All 11 of the cracks present in the chiller originated as subsurface cracks in the weld (see Appendix B). The cracks were found to be longer at the root weld than at the external surface of the shell, indicating  they initiated as internal cracks in the weld located at the inner surface of the shell. These could go undetected during pressure tests in the manufacturing plant and during initial start-up. However, these internal cracks can grow due to the small, added stresses experienced while the chiller is in operation. These stresses can be caused by cyclical fatigue or could contribute to SCC. The cracks may grow individually or join to form larger subsurface cracks that reach the surface as one large crack and could cause a larger release of ammonia.. 

The manufacturer referred to industry articles warning of SCC in anhydrous ammonia storage vessels. Control measures to prevent SCC include preventing air contamination, addition of at least 0.2% water, PWHT for stress relief and periodic inspection. Given the literature supplied by the manufacturer, chiller manufacturers may consider conducting PWHT and providing chiller operating instructions that require the addition of water to anhydrous ammonia, removal of oxygen and periodic ultrasonic inspection (less than five month intervals). Further, the manufacture stated that the use of lower strength steel to construct the chiller would also reduce the tendency for SCC.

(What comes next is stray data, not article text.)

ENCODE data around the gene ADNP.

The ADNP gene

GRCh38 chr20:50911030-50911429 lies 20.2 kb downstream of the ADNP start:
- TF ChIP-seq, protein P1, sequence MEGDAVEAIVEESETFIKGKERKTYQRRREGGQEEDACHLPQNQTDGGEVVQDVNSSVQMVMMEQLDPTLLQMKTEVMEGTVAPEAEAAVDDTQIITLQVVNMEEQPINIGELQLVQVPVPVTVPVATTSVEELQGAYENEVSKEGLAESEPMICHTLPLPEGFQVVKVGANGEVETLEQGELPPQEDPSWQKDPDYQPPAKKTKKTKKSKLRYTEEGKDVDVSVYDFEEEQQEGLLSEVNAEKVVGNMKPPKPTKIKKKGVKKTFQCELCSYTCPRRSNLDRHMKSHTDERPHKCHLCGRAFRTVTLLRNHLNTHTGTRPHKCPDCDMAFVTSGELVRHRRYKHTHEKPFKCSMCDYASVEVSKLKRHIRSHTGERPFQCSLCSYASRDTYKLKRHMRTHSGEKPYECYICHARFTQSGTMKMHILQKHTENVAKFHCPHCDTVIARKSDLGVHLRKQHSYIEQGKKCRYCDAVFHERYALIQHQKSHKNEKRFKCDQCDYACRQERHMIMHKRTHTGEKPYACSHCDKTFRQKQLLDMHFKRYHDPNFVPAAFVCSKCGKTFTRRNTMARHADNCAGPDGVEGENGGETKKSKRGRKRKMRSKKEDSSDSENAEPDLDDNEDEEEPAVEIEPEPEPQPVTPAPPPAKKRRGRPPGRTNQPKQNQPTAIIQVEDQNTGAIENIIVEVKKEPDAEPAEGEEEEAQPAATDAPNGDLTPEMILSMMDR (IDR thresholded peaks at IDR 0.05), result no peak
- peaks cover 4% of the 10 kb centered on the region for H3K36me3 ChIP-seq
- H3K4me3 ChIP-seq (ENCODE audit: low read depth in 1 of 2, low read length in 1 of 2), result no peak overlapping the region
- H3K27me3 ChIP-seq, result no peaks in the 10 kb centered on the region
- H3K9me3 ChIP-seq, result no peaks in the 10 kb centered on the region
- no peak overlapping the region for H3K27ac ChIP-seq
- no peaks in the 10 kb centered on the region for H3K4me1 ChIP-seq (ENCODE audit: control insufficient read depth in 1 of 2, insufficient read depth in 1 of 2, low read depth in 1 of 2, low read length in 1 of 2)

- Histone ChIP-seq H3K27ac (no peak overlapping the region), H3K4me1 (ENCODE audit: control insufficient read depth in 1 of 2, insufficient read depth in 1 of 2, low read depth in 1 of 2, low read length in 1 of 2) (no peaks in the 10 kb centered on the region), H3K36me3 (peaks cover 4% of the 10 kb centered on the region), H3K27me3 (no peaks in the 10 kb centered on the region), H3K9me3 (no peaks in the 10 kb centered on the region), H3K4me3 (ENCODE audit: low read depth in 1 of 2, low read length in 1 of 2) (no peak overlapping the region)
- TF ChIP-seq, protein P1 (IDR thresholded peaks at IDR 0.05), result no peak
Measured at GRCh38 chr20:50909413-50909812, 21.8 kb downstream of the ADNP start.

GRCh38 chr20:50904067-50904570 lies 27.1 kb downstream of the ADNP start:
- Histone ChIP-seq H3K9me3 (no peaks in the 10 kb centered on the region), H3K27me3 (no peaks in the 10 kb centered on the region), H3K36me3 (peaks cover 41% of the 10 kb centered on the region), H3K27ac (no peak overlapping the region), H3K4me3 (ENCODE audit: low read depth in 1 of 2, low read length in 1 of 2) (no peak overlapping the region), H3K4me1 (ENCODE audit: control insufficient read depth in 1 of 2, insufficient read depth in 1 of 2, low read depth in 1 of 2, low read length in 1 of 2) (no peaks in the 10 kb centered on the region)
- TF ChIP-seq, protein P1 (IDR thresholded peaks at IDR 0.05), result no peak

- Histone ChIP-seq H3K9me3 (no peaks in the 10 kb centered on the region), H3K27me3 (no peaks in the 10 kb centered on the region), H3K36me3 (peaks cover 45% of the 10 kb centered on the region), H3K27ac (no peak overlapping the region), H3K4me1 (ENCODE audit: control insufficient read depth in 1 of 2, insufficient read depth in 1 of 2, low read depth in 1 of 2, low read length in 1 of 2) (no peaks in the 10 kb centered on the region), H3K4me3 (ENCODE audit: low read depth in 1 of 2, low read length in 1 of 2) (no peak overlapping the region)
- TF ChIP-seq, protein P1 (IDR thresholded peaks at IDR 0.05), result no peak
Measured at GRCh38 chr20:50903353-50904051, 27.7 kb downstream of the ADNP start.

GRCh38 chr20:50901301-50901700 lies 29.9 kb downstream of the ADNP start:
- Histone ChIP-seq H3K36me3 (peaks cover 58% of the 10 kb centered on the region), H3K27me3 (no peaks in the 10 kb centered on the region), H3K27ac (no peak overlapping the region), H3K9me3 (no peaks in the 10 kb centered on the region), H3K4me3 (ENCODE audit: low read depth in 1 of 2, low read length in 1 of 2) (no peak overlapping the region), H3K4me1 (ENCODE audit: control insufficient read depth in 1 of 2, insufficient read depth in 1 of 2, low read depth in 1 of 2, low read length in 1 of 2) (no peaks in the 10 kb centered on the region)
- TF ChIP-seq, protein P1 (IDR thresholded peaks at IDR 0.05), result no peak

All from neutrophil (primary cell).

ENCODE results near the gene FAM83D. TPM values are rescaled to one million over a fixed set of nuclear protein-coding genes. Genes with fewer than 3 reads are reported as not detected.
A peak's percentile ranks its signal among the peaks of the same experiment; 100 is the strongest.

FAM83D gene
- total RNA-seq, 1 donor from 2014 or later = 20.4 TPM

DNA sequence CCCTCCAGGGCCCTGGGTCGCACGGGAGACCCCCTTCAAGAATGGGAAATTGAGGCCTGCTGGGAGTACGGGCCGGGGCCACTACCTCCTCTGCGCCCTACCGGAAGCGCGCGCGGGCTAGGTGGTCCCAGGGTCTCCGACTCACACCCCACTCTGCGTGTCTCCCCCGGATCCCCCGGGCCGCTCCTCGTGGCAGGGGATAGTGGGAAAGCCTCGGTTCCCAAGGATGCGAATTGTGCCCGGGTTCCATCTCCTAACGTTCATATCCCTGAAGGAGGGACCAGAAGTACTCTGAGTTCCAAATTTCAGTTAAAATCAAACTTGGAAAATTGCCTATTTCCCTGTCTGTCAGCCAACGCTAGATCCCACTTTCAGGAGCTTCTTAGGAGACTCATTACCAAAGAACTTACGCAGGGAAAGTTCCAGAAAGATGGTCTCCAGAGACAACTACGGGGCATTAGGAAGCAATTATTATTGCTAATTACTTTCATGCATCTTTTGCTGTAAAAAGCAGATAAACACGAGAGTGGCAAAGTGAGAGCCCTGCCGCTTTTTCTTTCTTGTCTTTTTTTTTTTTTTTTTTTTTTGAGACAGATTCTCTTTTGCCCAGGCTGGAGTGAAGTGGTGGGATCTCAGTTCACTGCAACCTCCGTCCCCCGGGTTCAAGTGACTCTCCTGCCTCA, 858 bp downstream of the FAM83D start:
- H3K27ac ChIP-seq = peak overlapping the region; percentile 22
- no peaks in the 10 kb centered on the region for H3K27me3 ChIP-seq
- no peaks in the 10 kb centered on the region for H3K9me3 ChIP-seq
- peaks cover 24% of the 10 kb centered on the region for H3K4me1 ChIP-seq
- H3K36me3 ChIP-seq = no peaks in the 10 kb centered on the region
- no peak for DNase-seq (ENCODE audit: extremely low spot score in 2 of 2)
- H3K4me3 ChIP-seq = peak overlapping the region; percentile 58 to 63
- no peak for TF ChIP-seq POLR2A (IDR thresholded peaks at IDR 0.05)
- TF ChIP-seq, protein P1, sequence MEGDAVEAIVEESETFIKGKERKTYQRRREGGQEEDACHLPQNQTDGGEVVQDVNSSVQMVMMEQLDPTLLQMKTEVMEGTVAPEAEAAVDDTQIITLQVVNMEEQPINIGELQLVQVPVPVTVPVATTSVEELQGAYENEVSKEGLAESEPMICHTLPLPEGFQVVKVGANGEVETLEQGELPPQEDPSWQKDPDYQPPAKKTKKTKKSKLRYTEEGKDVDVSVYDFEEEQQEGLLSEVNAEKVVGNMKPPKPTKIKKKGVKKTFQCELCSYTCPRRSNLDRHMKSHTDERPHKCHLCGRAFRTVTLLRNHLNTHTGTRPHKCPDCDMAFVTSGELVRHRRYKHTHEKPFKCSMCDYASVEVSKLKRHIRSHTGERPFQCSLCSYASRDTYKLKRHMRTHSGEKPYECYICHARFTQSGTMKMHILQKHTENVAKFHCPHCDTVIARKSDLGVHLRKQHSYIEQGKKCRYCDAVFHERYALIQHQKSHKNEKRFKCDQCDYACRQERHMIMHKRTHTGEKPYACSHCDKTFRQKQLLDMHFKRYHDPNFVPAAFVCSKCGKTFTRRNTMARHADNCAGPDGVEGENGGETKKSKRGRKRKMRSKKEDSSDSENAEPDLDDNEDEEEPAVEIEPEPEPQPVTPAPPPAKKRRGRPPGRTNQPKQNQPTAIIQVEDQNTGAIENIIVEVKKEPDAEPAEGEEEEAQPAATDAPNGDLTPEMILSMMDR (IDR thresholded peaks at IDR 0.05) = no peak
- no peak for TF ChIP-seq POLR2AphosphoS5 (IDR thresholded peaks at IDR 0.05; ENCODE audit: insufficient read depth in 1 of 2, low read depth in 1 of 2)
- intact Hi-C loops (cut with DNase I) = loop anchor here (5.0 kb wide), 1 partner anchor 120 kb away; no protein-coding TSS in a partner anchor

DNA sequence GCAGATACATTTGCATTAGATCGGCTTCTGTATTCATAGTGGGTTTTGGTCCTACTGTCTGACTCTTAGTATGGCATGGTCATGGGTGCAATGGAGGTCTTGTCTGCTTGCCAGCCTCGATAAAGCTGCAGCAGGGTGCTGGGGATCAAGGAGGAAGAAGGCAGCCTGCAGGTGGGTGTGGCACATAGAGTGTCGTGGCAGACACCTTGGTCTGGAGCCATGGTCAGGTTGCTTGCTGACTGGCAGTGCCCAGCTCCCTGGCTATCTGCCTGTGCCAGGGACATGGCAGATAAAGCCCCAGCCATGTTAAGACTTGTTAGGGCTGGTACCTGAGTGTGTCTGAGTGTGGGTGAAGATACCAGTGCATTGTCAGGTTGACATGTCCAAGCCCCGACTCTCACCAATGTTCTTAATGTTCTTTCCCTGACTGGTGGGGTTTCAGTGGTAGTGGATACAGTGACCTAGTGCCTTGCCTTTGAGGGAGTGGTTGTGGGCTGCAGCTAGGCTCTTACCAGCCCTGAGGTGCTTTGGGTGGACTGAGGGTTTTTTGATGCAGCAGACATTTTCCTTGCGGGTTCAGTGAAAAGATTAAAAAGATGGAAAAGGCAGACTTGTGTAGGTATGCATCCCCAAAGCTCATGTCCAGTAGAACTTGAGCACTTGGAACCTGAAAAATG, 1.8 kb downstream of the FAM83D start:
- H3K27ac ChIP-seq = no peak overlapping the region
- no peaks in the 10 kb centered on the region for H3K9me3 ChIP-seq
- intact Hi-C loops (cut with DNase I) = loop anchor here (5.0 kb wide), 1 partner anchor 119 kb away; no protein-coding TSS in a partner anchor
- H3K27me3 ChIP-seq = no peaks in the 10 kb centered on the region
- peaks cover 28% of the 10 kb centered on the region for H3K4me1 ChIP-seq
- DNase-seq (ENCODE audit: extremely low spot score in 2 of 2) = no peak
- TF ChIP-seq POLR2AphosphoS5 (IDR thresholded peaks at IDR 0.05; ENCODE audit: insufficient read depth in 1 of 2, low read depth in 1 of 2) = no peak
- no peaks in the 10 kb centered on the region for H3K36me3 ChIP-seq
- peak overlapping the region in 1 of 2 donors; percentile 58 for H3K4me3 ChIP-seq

The ammonia was not tested to verify the presence of oxygen or water so the possible contribution to SCC could not be confirmed or eliminated. It is known that PWHT was not conducted on this chiller, the lack of which can allow SCC in some cases. High residual stresses caused by weld metal shrinkage can provide conditions for SCC. However, these residual stresses should be present on other welds in this vessel. All of the welds were ultrasonically tested and cracking was only found in one circumferential weld.

Given the findings of this incident. the following measures may be considered to prevent cracking in anhydrous ammonia chillers:

  1. Construct chillers using lower strength steel as it is less susceptible to SCC than high strength steel.
  2. Add at least 0.2% water to anhydrous ammonia.
  3. Conduct PWHT.
  4. Conduct ultrasonic testing of completed welds.
     

Causes and contributing factors

The sudden and uncontrolled release of ammonia from a new direct expansion chiller was due to a weld failure. A total of 11 cracks were found in a circumferential weld at one end of the chiller. One of these cracks extended entirely through the shell causing the ammonia leak. 

Based on the available evidence, the cracks were likely due to welding deficiencies followed by low cycle fatigue cracking while in service. A possible, but less likely, alternative cause or contributing factor is SCC.

Probable contributing factors include lack of PWHT to relieve residual stresses inside the weld. 
 

Read the full report

For full report, including supporting images, download the PDF below.